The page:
Real World Events

Looking for Jane Events

1869
Canada formally bans abortion.
1945
The first maternity homes open in the post-war era.
1960
Health Canada approves the birth control pill.
Maggie and Evelyn arrive at St. Agnes’s Home for Unwed Mothers.
1961
Jane is born on April 25.
1969
Canada passes the Criminal Law Amendment Act, which legalizes abortion in certain—very limited—circumstances. A Therapeutic Abortion Committee of doctors is required to approve the abortion.
1970
The Abortion Caravan travels across Canada, raising awareness about abortion access; they arrive in Ottawa on Mother’s Day weekend to protest in the House of Commons. Their protest caused the Speaker to shut down the House of Commons for the first time in Canadian history.
Evelyn attends the rally on Parliament Hill in Ottawa and helps deliver the symbolic coffin to Prime Minister Pierre Trudeau’s house. She takes part in the protest inside the House of Commons.
1971
Maternity homes begin to close as unplanned pregnancies are on the decline due to greater access to birth control options, but some remain open into the 1980s.
Evelyn opens her clinic in Toronto and begins providing abortion services after hours. She and Alice join the Jane Network.
1973
Dr. Henry Morgentaler states publicly that he is performing abortions at his clinic in Montreal without the permission of the Therapeutic Abortion Committees.

In the United States, Roe v. Wade strikes down bans on abortion in the first trimester as unconstitutional; as a result, many Canadian women travel to the US to access abortion procedures.
1974
Dr. Henry Morgentaler is prosecuted twice by the Province of Quebec; both juries refuse to convict him. The Quebec Court of Appeal overturns one of the acquittals, and Morgentaler serves eighteen months in jail. He is eventually acquitted at a third trial, at which point the Government of Quebec declares the anti-abortion law unenforceable.
1977
The Badgley Report is released, confirming that abortion access is patchy and inequitable across Canada.
1980
Nancy discovers she is adopted.
1981
Nancy undergoes an abortion, and Evelyn’s clinic is raided by police.
1983
Dr. Henry Morgentaler is attacked by a man wielding garden shears; he is spared any injury by intervention from abortion rights activist Judy Rebick. The same year, protesters attempt to bomb his clinic. No one is injured.
Evelyn visits St. Sebastian’s (formerly St. Agnes’s) and runs into Nancy, who requests to join the Janes.
1984
Dr. Henry Morgentaler is acquitted by a jury for a fourth time, this time in Ontario.
An undercover police operation results in the raid on the Jane's clinic.
1987
A police officer comes to the Janes for an abortion when she is denied a legal one by the Therapeutic Abortion Committee.
1988
In the landmark R. v. Morgentaler case, the Supreme Court of Canada strikes down the abortion regulation restricting abortion to limited circumstances; the regulation is said to violate a woman’s right to ‘security of the person’ under Section 7 of the newly enacted Canadian Charter of Rights and Freedoms. Abortion is now legal at any stage in a woman’s pregnancy.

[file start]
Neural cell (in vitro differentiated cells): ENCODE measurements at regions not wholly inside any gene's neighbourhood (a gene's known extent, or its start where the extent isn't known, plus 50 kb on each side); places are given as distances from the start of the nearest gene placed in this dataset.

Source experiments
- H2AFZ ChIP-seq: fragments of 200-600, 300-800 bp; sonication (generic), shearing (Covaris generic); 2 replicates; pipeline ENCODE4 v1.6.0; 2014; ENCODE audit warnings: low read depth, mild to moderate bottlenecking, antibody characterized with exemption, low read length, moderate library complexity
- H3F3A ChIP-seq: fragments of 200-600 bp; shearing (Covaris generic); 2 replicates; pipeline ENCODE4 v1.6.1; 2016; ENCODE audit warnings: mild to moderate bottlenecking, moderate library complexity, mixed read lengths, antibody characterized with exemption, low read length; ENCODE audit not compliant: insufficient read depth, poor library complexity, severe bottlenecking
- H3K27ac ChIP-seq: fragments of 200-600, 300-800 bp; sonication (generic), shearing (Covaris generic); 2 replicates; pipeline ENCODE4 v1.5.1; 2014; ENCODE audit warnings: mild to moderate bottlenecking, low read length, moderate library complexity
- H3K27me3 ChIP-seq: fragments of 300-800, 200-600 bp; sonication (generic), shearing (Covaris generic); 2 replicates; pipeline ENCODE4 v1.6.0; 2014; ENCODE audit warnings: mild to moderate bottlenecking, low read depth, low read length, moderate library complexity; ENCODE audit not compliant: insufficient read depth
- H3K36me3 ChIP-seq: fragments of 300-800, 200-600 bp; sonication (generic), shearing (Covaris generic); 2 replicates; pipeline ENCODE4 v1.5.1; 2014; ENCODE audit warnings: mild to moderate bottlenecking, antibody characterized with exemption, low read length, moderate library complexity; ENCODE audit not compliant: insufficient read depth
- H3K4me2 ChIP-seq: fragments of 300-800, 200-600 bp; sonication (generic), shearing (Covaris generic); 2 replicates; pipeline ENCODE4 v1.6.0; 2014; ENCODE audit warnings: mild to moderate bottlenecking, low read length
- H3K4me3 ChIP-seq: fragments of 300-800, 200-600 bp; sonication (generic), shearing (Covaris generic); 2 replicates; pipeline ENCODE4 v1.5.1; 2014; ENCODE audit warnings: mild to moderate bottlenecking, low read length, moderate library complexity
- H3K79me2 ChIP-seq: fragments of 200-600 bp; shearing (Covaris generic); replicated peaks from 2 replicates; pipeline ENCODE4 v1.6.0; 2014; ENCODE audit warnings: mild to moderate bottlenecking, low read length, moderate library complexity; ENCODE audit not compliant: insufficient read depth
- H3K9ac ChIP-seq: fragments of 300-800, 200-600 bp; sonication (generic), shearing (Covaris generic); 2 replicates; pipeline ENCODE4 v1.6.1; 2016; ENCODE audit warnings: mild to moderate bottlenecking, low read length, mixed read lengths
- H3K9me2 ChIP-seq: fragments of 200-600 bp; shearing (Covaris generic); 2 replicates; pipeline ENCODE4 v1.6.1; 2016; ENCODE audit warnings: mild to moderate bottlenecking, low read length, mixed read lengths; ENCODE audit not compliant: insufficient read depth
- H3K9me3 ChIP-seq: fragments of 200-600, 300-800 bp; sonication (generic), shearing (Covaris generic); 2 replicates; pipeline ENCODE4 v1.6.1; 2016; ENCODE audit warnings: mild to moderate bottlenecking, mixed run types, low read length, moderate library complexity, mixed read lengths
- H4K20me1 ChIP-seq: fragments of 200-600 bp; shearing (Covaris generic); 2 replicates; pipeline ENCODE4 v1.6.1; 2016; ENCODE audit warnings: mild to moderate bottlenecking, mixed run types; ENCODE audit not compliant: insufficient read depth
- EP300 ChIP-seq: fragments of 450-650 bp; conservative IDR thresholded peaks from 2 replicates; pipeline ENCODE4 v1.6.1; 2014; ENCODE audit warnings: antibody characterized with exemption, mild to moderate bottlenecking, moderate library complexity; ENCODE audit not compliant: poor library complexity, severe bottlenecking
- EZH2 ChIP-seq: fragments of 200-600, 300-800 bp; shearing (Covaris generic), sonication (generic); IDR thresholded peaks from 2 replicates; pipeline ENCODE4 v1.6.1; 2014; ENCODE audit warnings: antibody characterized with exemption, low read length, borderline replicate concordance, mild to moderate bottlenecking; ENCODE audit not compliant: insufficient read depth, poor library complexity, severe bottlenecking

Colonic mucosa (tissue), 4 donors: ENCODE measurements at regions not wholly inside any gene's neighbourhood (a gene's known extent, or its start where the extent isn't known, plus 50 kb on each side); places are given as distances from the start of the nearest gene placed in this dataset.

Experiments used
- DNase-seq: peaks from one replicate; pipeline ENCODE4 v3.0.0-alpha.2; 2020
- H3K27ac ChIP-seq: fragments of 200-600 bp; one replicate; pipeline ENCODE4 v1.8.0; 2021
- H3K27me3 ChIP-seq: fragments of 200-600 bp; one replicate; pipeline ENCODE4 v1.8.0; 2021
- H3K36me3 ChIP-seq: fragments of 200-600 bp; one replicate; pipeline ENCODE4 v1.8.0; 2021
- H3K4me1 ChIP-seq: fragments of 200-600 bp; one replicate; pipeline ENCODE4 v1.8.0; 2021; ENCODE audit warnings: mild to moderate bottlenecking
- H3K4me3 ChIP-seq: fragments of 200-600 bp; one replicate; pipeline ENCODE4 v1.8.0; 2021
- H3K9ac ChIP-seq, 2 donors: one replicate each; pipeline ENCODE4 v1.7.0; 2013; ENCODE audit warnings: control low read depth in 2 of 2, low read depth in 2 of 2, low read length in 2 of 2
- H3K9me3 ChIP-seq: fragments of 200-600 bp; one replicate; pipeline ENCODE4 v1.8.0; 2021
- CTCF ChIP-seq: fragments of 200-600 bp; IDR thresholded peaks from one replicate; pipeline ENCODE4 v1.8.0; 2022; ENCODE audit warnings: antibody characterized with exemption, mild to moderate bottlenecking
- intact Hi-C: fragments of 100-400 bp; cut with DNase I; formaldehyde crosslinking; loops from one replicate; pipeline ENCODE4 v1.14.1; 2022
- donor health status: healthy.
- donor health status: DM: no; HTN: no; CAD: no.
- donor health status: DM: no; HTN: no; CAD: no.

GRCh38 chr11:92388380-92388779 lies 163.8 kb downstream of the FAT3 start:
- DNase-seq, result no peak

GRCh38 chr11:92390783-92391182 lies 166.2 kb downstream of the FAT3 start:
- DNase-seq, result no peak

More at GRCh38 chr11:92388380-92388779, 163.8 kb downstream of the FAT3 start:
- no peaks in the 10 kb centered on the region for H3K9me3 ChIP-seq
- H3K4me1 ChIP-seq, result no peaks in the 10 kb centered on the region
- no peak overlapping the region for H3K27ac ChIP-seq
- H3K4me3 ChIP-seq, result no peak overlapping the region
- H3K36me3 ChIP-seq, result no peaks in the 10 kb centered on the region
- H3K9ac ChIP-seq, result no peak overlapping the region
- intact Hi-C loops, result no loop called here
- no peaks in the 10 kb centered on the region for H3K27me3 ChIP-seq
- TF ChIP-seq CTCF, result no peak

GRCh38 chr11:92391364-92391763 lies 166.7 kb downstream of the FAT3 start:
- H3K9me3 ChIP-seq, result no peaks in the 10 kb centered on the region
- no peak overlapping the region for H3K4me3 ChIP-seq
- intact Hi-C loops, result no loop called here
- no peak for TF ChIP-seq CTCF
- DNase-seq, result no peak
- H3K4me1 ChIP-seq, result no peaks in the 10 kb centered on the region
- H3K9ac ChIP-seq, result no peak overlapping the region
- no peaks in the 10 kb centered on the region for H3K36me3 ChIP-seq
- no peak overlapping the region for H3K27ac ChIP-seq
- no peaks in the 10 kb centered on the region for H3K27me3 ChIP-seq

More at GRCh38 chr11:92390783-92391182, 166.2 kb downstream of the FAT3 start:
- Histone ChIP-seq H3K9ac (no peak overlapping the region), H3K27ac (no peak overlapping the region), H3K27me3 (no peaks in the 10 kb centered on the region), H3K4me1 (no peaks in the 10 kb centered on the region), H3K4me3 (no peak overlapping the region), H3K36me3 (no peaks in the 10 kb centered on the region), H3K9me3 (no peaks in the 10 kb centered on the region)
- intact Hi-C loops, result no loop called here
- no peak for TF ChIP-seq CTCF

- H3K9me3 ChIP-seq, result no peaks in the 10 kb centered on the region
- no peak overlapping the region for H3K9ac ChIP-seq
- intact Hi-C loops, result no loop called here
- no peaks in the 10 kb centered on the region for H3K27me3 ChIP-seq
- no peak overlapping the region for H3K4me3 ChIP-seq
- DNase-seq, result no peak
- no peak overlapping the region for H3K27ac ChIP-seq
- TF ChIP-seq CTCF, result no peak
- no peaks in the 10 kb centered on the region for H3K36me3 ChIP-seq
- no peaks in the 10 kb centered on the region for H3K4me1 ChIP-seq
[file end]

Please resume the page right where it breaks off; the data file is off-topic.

The Janes shut down their undercover operation now that abortion is fully legalized.
1990
The Government of Canada under Prime Minister Brian Mulroney introduces a bill to re-criminalize abortion. The bill passes the House of Commons, but dies in the Senate in 1991.

The Government of Alberta and the Government of Newfoundland and Labrador are penalized for allowing private billing at abortion clinics. After that, the provinces agree to fully fund the clinics.


1992
Dr. Henry Morgentaler’s Toronto clinic is firebombed. No one is injured.
2008
Health Canada approves Plan B (levonorgestrel), a.k.a. the ‘morning after’ pill, to be freely available on drugstore shelves, as opposed to requiring a doctor’s prescription or being kept behind the pharmacy counter. This is very big news, since the effectiveness of the pill is highly time-sensitive (95 percent effective at preventing pregnancy if taken within twenty-four hours).
2010
Frances dies and sends Nancy the letter confessing to her adoption. Nancy never receives it.
2013
The Australian Government issues a formal apology to survivors of its maternity homes and those impacted by forced adoption.
2015
The Government of Canada approves the use of the ‘abortion pill’ (Mifegymiso). Doctors can prescribe and dispense it directly to patients for use at home within the first several weeks of pregnancy. This is a big deal for women in parts of the country where surgical abortion access is unavailable.
2016
Women in Prince Edward Island finally get access to abortion services.
2017
Ontario enacts the Safe Access to Abortion Services Act, which establishes ‘safe zones’ around clinics providing abortion services. Protesters can’t come within a certain distance of the clinic. In the same year, the federal Standing Senate Committee on Social Affairs, Science, and Technology begins its hearings on the maternity home system and forced adoption practices. The committee hears from mothers and children who were impacted by the system.
Angela discovers Frances’s lost letter.
2018
The Senate committee releases a report entitled The Shame Is Ours, outlining reparations for survivors of Canada’s maternity homes. They give the government one year in which to enact the recommendations. The government takes no action.
2021
Ireland issues a formal apology to survivors of its maternity homes.
2022
No level of government in Canada has yet acknowledged or apologized for its role in systematically separating over 300,000 mothers from their children through coercion, threat, or force throughout the postwar period.